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Book Note: Rex Stout, The President Vanishes

I read this book about 21-Feb-2017. This is the first time I've read this book. The book is copyright 1934. This note was last modified Thursday, 23-Feb-2017 18:28:50 PST.

This note contains spoilers for the book.


Apparently, his first mystery. The ebook gives a copyright of 1934, a first edition date of 1943, another copyright of 1962, and a paperback edition of 1972—meaning all the dates kind of look like they could be typos, and they're unusual. It's probably a 1934 magazine publication and a 1943 book publication, maybe. Ah, there was a 1934 film, based on this, so the 1934 date is real. And ABE Books shows an edition by "Anonymous" and then credits Rex Stout, so maybe he tried to hide originally (yes, but as a publicity stunt rather than from fear of reprisals, according to various sources).

It seems to be set after Germany started invading European countries but before we got involved. The lack of details on the invasions squares with a 1934 date, it was contemporary alternate-history and he was avoiding being too specific.

What it's about is the struggle in the USA over whether to get involved. It includes many prominent businessmen supporting the "gray-shirts", our local fascist movement, and the pressures brought to bear on politicians, and the president's cleverness. It ends essentially with the president giving a speech in which he explains why the US should stay out of this war.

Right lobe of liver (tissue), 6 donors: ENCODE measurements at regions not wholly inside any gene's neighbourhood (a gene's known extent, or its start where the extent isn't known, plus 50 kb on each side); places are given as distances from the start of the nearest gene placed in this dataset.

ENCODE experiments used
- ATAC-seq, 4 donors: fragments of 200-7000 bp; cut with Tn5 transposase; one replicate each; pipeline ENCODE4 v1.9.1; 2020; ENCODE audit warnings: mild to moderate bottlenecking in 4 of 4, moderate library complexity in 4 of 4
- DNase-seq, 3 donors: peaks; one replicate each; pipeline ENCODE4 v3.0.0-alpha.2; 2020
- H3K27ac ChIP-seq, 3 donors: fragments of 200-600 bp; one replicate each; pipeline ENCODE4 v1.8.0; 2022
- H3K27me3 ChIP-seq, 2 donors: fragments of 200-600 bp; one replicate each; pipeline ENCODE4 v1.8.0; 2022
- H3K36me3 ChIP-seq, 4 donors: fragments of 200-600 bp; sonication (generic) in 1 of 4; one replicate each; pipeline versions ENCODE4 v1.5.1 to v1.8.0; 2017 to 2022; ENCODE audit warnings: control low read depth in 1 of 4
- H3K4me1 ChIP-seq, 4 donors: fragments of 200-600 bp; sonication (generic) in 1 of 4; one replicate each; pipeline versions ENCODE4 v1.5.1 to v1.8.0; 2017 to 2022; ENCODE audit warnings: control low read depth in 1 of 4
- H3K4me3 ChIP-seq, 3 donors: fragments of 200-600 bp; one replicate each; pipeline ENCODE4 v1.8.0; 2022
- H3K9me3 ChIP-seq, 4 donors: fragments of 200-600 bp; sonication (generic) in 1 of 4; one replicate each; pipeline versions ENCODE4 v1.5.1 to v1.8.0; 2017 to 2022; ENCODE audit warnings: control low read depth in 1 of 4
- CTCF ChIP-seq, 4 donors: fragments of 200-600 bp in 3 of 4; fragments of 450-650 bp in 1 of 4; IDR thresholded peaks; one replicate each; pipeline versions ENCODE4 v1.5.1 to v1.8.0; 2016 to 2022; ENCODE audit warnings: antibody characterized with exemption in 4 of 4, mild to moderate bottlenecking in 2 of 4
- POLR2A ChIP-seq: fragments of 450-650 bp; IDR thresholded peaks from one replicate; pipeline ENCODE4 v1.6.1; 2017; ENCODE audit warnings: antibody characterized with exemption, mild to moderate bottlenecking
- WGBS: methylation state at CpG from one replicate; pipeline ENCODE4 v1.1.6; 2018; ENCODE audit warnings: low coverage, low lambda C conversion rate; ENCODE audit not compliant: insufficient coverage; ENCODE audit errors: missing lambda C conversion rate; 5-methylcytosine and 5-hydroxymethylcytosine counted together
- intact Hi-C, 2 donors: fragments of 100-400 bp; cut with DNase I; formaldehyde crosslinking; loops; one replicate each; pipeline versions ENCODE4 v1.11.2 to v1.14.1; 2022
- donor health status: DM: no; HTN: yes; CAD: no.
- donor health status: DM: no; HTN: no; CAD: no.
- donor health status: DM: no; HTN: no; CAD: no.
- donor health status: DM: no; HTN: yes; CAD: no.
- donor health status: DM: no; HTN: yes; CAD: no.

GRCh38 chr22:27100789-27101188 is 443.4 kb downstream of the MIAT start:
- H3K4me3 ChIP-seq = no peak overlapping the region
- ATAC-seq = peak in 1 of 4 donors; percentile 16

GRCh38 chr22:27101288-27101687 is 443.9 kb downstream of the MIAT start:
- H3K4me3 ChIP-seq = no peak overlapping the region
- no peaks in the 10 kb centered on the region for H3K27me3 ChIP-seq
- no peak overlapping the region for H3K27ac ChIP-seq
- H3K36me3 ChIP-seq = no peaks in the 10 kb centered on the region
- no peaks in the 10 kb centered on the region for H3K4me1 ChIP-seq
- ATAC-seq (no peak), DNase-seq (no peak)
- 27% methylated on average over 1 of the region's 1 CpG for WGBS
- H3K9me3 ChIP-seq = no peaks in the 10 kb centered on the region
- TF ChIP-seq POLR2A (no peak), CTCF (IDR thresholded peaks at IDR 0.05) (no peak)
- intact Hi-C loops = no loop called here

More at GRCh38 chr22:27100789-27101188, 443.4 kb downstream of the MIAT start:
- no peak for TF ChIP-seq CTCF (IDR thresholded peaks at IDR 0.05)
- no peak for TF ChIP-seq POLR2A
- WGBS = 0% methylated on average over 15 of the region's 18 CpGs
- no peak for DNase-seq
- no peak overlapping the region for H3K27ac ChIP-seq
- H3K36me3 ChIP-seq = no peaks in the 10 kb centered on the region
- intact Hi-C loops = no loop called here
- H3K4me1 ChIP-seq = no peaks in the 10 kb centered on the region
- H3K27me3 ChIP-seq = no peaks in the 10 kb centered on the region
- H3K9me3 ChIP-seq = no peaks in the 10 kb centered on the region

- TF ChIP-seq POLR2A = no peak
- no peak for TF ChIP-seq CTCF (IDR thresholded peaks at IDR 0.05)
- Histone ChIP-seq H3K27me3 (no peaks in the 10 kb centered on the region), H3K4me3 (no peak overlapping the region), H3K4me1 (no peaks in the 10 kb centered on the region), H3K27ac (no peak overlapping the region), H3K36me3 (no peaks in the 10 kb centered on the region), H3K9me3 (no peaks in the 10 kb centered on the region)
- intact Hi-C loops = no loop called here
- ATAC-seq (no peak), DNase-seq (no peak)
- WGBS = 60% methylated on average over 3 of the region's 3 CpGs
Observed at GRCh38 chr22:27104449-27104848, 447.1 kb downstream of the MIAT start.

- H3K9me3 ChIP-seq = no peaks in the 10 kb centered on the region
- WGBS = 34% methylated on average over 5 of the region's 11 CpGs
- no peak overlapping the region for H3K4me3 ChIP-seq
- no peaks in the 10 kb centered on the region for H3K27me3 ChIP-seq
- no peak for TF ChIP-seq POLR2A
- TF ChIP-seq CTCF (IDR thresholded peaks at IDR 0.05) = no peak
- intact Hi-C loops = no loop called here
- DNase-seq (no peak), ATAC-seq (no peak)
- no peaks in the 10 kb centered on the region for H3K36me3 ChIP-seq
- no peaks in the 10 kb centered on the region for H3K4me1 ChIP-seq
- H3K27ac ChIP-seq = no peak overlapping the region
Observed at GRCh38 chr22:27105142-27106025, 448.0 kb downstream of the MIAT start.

Stout would have known Roosevelt personally, having served for two years on his yacht (a Naval vessel), and when we got into the actual war, he was frantically active supporting it (chairman of the War Writers' Board, master of ceremonies of "Speaking of Liberty" (a radio program), and several other national committees. In 1934 Roosevelt was heavily engaged in trying to get the US to oppose Hitler.

A lot of this book seems rather applicable to our current political situation, sadly.

There are too many characters and not well-enough distinguished maybe; at least I had trouble keeping them straight. But I'm bad with names, which is mostly all we got.

The basic plot is that the president realizes Congress is about to declare war despite his opposition, and arranges his own kidnapping to confuse the issue and prevent it. When he returns, he uses his high visibility, and the broad belief that he was kidnapped by a "pro-war" faction to allow them to declare war, to make a speech that sinks the idea of war, at least for a while. Most of the book is about the people trying to find out who kidnapped him, with some glances at the people trying to manipulate the situation for their own perceived advantage whatever that might be.


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